. But of course he was stuck with the little ones too, in the end not so little. With his swaggering inexactitude Lowell was absolutely wrong—a red rag for Bishop. In one dangerous letter, she wonders: “If I read it [“The Old Flame”] in
under someone else's name I wonder what I'd think?” He, too, had cause to wonder from time to time: “I see in a blurb you've written you object to confession and irony”—it doesn't leave much of him, and he sounds accordingly bemused and hurt. They were contraries. Each enshrined the other. Short of enmity, it was all they could do.



I thought all the mails had gone down in the
, but evidently not.

—Helen Thomas to Robert Frost

Parnassian friendships—in particular friendships between poets—are rarer than one might imagine. A friendship late in life is unlikely, poets are so botanically specialized and overdetermined, each one stuck at the extremity of his or her personal development, craning and twisting apotropaically toward his or her personal light. Early friendships are subject to volatility, the vicissitudes of life, competitiveness, and the torque—or torc—of the Muse. When one has further taken away such things as alliances (Pound and Eliot), dalliances (Lowell and Bishop), rivalries (Goethe and Schiller), dependencies (Spender and Auden), romantic entanglements (Verlaine and Rimbaud), and mentor-pupil relationships (Akhmatova and Brodsky), one is left with really not very many.

Montaigne's marvelously, irreducibly simple formulation for friendship, “
Parce que c'était lui, parce que c'était moi
”—because it was him, because it was me—can have few juster claimants among poets than Robert Frost (1874–1963) and Edward Thomas (1878–1917). Friendship is such a mystery (and therefore such a provocation, a diaphanous rag to a bull) that it's no surprise scholars have queued up to explain this instance of it, but it doesn't come down to such things as more or less one-sided influencings, or the critic Linda Hart's impressively foolish list of congruencies. For Frost, who outlived by the best part of half a century the friend he saw for one year, and wrote to for another two, the relationship was unrepeatable and irreplaceable. For Thomas, it was both an enabling agency—but for it, we might never have read him, or even heard of him—and an object of intensest focus. One could do worse, as one reads through the letters, poems, and reviews assembled in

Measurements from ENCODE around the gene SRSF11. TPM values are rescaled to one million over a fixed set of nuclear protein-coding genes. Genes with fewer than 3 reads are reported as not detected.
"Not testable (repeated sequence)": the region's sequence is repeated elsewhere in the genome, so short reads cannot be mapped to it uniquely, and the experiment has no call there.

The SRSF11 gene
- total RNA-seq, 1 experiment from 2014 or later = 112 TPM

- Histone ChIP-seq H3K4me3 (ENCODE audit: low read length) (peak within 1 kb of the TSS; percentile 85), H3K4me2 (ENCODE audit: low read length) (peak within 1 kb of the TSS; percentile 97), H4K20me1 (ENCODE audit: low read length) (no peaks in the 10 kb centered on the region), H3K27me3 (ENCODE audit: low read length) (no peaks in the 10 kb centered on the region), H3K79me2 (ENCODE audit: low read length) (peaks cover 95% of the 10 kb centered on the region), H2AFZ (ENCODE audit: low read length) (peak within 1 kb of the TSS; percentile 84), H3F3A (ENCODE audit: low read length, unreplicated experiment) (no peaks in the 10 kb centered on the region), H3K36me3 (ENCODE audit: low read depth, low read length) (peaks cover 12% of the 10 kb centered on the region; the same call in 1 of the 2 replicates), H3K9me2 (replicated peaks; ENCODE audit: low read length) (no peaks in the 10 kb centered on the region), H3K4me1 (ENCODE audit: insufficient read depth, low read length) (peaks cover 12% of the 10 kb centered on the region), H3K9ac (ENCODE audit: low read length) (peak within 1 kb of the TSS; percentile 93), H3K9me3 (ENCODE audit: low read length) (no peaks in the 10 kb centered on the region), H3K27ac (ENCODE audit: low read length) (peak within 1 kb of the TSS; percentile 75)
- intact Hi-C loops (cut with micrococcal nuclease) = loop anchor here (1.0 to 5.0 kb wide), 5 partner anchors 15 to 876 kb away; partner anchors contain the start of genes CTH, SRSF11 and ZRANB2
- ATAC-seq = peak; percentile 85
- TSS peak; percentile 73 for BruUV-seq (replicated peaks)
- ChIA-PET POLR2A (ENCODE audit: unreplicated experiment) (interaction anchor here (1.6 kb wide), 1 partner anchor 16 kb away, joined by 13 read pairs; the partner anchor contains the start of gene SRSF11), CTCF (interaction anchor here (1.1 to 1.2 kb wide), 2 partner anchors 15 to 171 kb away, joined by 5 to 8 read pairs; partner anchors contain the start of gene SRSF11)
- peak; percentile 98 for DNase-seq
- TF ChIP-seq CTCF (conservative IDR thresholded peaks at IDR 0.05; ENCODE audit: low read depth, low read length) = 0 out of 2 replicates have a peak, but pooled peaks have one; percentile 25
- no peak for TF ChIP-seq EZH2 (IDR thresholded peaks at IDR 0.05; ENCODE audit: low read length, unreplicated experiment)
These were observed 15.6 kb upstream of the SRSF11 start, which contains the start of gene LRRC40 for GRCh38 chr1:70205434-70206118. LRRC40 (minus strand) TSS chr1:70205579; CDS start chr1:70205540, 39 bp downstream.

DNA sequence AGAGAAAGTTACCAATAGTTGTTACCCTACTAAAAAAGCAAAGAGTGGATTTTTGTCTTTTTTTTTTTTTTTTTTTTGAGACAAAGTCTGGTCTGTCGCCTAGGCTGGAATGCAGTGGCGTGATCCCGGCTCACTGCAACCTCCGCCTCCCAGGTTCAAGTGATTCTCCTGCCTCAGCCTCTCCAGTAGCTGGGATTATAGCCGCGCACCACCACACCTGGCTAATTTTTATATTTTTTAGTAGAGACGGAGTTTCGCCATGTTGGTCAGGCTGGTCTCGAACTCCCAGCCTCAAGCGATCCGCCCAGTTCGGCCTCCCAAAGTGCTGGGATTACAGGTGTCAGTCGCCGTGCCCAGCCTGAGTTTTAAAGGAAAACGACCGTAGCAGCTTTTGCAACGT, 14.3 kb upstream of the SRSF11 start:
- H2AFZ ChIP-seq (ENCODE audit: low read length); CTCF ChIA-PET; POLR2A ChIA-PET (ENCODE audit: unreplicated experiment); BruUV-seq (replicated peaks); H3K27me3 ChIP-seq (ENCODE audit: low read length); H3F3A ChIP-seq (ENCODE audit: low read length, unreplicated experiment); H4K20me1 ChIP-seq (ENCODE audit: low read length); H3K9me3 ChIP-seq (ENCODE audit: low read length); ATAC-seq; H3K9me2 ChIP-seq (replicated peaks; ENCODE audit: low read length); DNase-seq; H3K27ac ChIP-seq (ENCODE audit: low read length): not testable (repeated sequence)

Elected Friends
than murmur Montaigne's words to oneself from time to time.

A starting point better than the second-guessing and computer-matchmaking of some of the critics, is to understand that the friendship between Frost and Thomas came about, in a strange way, out of time and out of place. This creates the space for some of its electiveness. Frost, evidently, was not in his own country but in the England he had bravely and arbitrarily plumped for a year earlier; nor did Thomas have home advantage either. Often, he was guesting in his hated London, touting for work (“I hate meeting people I want to get something out of, perhaps”), or else, in the Edwardian fashion, passing himself around like the port among various addresses (Eleanor Farjeon he met in the course of a “cricket week”). In fact, if one imagines, in one of P. G. Wodehouse's “Psmith” novels, a meeting in a London chophouse or a country pile—say, Blandings in Shropshire—and a fast friendship being formed between Psmith's likable friend Mike Jackson and—not Psmith but instead Ralston McTodd, “the powerful young singer of Saskatoon”—I don't think the story of Frost and Thomas is altogether unlike a serious version of that. Even when they were living in adjacent cottages, in Ledington and Ryton, Thomas didn't know that particular bit of country (not far from the imaginary Blandings); there was a local hill from which he could see Wales, but basically he was no more “at home” there than the American visitor.

Nor could either man draw on the authority of years, family, accomplishments. True, they both had families—Frost with his four children, Thomas his three—but to some extent, both were on the run from them. They were in settled, or serious years, mid- to late thirties—Frost the older by four years, and seeming older than that, I would guess, by virtue of being American and having traveled, of having grown up half-orphaned, of having come into money from his grandfather—but basically neither had very much to show for his time on earth, and both were well aware of the fact. If anything, Thomas, who was a hugely prolific and hardworking literary journalist with a string of books to his name, should have had the upper hand on an erstwhile farmer and occasional teacher, an idle and irascible man who had published hardly anything—only he saw in his own extensive production chiefly grounds for shame. (In fact, he was a wonderful writer of prose: the original texts have long since disappeared from sale, and even selections like Roland Gant's